In the present invention novel method of doping a deionized water, any suitable types of ions can be used as long as the resistivity of DI water can be effectively reduced. A suitable level of resistivity has been found to be substantially less than 18×106 Ohm-cm, preferably less than 104 Ohm-cm, and more preferably less than 102 Ohm-cm. Obviously, the lower the resistivity, the less likely electrostatic charge build-up problem will occur on the surface of the wafer.
Suitable types of ions can be selected from a variety of elements or groups of elements. For instance, a few of such suitable ions are H+, F−, Cl−, NH4 + and H+. The OH− ions can be easily supplied by CH3 COOH, H2CO3 or HCOOH when it decomposes into positive and negative ions. The carboxylic acid or formic acid can be easily mixed with DI water prior to being supplied to a scrubber. Suitable mixing ratios of CH3COOH/DI water, H2CO3/DI water or HCOOH/DI water can be anywhere between about 1:100 (acid/water) and about 1:1 (acid/water). Different results are obtained which indicate that the higher acid content in the DI water, the more effective is the water in not creating electrostatic charges when cleaning wafer surfaces. Some of these results are shown in FIG. 5. The DI water is normally injected onto a rotating wafer surface through a nozzle moving in an oscillating fashion. The water pressure on the wafer surface is normally larger than 1,000 psi, and can be as high as 8,000 psi. The injecting pressure depends on other processing parameters, such as the nature of the wafer surface and the speed that the wafer is rotated. The rotational speed of wafer is normally not less than 500 rpm, and can be as high as 5,000 rpm.
Referring now to FIG. 5 which shows the dependence of electrostatic field strength on the compositions of the DI water. The first set of data on the left in the graph illustrates wafer samples coated with an oxide layer that were sprayed with a non-doped DI water. The electrostatic field build-up is very high, i.e., in the range between about 0.8 and about 1.3 kV/inch. In the second set of data from the left, wafer samples similarly prepared with an oxide layer on top were sprayed with DI water mixed with a high concentration of CH3COOH. The concentration used was two parts of CH3COOH and three parts of DI water. The effectiveness of the ion doped DI water can be clearly identified in these data. The electrostatic field build-up is close to 0, i.e., in the range of about 0.01 kV/inch which is a drastic reduction from data obtained by using non-doped DI water. In a second experiment, as indicated by the third and the fourth set of data shown in FIG. 5, wafer samples coated with an oxide layer are again tested by non-doped DI water and DI water doped with CH3COOH at a mix ratio of 1:40 (acid/water). The data obtained for wafer samples sprayed with non-doped DI water fall in the range between about 0.4 and about 0.7 kV/inch, while samples sprayed with doped DI water falls between 0.1 and 0.2 kV/inch. These data indicates that the concentration of ions in the DI water plays an important role in eliminating electrostatic charge build-up on the wafer surface. At a higher concentration level, as those shown by the second set of data in FIG. 5, the electrostatic charge build-up was almost non-existent. This is in a stark contrast with the fourth set of data in FIG. 5 which shows that as the concentration of ions decreases in the DI water, the electrostatic charge build-up increases as a result to a level significantly higher than those with much higher ion concentrations. The effectiveness of the present invention novel method for cleaning a wafer surface in a scrubber by using DI water that are doped with a suitable species of ions is therefore amply demonstrated by FIG. 5.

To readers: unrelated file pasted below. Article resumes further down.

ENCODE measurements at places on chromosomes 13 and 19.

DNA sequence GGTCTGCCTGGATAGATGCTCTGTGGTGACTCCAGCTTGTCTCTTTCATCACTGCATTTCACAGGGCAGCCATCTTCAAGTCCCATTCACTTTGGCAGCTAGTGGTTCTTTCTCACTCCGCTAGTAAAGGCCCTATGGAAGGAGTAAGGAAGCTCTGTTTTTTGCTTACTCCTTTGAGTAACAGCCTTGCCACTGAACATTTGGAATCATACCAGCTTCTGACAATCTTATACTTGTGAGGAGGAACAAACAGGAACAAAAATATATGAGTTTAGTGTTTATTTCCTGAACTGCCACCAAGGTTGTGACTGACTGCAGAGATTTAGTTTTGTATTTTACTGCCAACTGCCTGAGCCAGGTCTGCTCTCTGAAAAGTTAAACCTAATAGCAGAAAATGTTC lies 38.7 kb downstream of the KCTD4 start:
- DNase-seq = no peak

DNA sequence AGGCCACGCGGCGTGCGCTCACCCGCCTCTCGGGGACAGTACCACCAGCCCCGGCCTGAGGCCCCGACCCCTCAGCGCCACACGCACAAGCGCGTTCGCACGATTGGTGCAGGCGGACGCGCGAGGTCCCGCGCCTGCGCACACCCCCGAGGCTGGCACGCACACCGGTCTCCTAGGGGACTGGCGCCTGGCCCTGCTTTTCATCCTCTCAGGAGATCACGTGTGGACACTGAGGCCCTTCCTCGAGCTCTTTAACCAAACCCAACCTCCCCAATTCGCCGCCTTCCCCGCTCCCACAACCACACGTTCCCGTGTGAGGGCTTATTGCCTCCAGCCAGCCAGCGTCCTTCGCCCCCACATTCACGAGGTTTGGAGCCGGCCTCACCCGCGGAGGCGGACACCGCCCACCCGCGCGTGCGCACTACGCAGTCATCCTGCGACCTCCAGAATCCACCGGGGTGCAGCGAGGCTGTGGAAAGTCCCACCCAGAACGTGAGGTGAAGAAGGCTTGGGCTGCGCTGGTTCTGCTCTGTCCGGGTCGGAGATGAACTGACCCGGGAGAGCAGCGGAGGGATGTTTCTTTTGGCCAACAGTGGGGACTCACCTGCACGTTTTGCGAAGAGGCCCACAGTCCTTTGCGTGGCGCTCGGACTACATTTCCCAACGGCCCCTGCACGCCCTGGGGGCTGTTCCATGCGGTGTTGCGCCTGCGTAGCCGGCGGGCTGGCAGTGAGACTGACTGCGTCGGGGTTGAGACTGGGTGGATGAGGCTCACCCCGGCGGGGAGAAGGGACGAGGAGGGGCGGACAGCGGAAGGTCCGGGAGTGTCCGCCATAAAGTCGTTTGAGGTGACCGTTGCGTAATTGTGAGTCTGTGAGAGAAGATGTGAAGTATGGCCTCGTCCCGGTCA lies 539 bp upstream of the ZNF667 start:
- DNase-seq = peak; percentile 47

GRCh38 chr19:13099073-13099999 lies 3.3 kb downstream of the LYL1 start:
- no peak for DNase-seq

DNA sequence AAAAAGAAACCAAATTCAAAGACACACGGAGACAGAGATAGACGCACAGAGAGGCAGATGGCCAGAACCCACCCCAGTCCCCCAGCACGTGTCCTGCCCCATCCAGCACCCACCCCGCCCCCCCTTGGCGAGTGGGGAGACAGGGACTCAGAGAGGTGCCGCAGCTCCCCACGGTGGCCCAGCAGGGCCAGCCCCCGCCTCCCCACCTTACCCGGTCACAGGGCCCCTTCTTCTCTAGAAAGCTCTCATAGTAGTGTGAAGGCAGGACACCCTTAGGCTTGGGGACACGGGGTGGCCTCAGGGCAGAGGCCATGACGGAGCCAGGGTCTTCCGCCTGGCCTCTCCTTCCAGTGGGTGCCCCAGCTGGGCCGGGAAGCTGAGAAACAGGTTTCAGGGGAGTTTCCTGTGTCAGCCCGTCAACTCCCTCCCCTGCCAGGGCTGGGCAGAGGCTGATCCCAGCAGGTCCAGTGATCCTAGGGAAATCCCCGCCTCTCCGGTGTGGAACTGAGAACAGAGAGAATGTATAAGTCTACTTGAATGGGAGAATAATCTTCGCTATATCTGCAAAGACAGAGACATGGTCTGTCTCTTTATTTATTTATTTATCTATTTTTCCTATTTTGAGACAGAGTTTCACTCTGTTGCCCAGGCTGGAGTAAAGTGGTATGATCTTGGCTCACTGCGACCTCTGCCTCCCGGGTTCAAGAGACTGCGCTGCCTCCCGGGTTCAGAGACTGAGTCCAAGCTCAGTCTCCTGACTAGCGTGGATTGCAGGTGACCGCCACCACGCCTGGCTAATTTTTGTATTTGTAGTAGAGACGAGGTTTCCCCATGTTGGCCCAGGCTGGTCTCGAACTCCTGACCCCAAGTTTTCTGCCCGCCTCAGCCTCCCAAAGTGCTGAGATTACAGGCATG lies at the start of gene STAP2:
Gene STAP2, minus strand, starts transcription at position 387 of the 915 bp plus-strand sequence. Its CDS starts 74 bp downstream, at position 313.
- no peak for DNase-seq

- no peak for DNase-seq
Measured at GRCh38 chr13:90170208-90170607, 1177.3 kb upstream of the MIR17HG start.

FIG. 6 also shows the beneficial effects achieved by the present invention method. It is seen that CH3COCOOH and CO2 doped DI water can be used by a scrubber clean process to achieve 88˜91% yield. In contrast, when only the DI water is used, gate oxide damages are observed around the wafer edge producing a low yet between about 65%˜75%. During the tests, 12 pieces of wafers are tested in each batch while etch groups utilized 3 pieces of wafers.
While the present invention has been described in an illustrative manner, it should be understood that the terminology used is intended to be in a nature of words of description rather than of limitation.
Furthermore, while the present invention has been described in terms of a preferred embodiment, it is to be appreciated that those skilled in the art will readily apply these teachings to other possible variations of the inventions.
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|U.S. Classification||134/6, 134/2, 134/3, 257/E21.228|
|International Classification||C11D11/00, C11D7/08, C11D7/26, H01L21/306|
|Cooperative Classification||H01L21/02052, C11D7/265, C11D7/08, C11D11/0047|
|European Classification||C11D7/26E, C11D11/00B2D8, C11D7/08, H01L21/02F2D|
|Jul 23, 1997||AS||Assignment|
Owner name: TAIWAN SEMICONDUCTOR MANUFACTURING COMPANY, LTD.,
Free format text: ASSIGNMENT OF ASSIGNORS INTEREST;ASSIGNORS:FU, CHIANG;HARN, YU-CHYI;REEL/FRAME:008689/0388
Effective date: 19970612